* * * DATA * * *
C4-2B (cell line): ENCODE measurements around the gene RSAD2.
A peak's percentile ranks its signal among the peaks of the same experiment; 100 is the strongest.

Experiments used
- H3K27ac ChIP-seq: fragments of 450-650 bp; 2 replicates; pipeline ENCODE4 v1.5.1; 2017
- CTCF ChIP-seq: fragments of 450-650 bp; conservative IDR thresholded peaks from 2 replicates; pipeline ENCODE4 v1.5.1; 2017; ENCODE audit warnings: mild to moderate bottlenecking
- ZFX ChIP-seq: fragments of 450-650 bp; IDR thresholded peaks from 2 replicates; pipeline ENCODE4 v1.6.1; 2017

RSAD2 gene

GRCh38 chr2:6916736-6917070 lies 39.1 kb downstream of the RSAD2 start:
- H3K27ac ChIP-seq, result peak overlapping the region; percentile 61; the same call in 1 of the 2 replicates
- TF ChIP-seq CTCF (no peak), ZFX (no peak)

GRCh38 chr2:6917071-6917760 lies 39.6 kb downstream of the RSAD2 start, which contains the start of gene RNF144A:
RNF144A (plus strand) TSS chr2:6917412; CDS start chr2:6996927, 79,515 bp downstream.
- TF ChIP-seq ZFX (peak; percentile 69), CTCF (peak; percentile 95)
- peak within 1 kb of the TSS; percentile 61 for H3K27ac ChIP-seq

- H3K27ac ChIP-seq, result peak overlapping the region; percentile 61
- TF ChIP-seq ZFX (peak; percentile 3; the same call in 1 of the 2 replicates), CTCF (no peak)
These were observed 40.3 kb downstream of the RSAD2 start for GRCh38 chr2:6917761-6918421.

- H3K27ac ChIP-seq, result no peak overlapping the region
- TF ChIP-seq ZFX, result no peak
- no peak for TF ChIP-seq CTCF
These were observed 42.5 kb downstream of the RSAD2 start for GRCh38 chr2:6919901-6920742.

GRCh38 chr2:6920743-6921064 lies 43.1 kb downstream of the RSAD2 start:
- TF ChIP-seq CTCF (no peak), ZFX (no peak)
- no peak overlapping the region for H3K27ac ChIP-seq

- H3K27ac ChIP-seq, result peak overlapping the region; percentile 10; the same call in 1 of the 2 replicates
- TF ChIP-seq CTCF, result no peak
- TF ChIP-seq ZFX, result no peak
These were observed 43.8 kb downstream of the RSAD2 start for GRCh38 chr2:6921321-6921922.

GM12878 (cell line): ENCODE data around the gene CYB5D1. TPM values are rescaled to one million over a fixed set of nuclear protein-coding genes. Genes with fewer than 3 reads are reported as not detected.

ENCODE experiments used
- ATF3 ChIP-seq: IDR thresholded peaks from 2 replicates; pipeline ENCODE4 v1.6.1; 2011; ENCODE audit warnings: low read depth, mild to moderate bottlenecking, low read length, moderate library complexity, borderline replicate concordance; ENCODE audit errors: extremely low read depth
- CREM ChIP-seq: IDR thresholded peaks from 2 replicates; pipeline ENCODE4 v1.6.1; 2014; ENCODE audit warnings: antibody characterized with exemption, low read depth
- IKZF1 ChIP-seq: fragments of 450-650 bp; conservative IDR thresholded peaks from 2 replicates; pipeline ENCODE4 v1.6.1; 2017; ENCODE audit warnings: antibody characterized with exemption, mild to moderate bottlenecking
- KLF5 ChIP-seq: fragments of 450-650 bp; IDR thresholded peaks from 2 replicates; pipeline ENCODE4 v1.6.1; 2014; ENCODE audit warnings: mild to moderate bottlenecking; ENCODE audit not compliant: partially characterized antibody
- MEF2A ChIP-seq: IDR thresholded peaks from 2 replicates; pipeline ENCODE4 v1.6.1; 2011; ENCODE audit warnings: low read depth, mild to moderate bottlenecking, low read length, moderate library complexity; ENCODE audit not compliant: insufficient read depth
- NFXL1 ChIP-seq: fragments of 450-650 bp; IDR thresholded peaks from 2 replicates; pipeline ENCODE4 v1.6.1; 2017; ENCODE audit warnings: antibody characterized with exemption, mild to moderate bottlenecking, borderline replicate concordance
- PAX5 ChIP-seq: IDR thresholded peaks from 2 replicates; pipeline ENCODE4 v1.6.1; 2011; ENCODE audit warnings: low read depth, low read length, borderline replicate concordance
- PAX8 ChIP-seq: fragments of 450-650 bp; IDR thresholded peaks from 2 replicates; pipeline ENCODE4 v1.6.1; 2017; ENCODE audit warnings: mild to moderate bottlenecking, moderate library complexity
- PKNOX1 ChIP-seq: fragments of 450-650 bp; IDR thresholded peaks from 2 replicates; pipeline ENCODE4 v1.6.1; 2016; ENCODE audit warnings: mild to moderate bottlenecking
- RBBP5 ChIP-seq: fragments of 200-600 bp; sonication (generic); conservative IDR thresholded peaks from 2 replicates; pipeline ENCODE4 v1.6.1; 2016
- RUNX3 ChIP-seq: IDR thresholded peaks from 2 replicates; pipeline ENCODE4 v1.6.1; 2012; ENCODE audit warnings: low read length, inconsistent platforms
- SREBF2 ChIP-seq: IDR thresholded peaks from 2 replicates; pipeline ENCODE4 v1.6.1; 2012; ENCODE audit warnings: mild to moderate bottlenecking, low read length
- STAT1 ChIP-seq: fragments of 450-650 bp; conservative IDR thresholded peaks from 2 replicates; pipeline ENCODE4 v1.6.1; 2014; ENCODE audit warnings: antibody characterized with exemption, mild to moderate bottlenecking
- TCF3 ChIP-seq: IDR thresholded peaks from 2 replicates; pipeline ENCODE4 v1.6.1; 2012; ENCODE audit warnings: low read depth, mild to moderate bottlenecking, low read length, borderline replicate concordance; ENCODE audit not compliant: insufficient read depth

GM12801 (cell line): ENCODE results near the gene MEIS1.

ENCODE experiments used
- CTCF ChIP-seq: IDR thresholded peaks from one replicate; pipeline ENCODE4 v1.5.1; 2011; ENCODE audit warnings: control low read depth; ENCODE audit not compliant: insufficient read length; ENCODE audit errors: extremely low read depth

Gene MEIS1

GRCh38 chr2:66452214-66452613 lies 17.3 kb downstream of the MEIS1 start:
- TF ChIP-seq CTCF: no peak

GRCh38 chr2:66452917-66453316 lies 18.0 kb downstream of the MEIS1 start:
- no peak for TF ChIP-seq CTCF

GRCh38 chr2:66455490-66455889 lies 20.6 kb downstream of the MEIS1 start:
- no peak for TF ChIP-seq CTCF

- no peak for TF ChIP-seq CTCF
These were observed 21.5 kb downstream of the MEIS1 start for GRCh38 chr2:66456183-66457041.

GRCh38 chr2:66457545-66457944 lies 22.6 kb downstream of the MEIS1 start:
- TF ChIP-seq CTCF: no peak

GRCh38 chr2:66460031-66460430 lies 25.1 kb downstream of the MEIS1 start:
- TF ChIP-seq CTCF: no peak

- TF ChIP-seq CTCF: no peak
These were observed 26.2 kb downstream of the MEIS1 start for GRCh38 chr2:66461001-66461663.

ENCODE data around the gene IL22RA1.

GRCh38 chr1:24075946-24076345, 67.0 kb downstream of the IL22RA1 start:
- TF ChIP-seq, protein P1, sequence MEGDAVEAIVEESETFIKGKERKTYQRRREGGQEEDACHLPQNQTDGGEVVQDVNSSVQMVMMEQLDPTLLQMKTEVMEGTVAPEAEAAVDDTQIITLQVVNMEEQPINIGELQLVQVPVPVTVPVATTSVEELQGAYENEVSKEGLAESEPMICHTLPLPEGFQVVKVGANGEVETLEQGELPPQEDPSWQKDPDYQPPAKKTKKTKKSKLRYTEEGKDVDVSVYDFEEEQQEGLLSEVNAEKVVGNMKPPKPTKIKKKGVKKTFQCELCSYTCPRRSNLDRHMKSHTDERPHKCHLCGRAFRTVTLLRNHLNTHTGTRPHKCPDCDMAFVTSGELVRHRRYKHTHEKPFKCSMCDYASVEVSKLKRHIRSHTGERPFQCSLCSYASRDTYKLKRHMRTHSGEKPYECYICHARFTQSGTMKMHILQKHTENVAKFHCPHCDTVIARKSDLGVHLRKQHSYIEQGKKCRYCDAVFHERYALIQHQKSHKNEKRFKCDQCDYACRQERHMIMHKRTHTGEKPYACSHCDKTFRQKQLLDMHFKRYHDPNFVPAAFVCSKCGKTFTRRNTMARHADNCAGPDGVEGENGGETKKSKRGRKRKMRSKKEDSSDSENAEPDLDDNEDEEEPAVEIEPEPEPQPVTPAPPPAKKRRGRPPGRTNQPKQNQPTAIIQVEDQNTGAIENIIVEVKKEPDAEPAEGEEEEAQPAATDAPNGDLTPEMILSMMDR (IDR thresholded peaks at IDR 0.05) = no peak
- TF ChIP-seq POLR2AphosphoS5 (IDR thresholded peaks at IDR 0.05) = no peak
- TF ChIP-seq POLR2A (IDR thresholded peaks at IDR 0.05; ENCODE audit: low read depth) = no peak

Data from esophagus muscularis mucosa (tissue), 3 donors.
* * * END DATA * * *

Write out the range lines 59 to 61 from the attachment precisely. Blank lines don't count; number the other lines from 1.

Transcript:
GRCh38 chr2:66460031-66460430 lies 25.1 kb downstream of the MEIS1 start:
- TF ChIP-seq CTCF: no peak

- TF ChIP-seq CTCF: no peak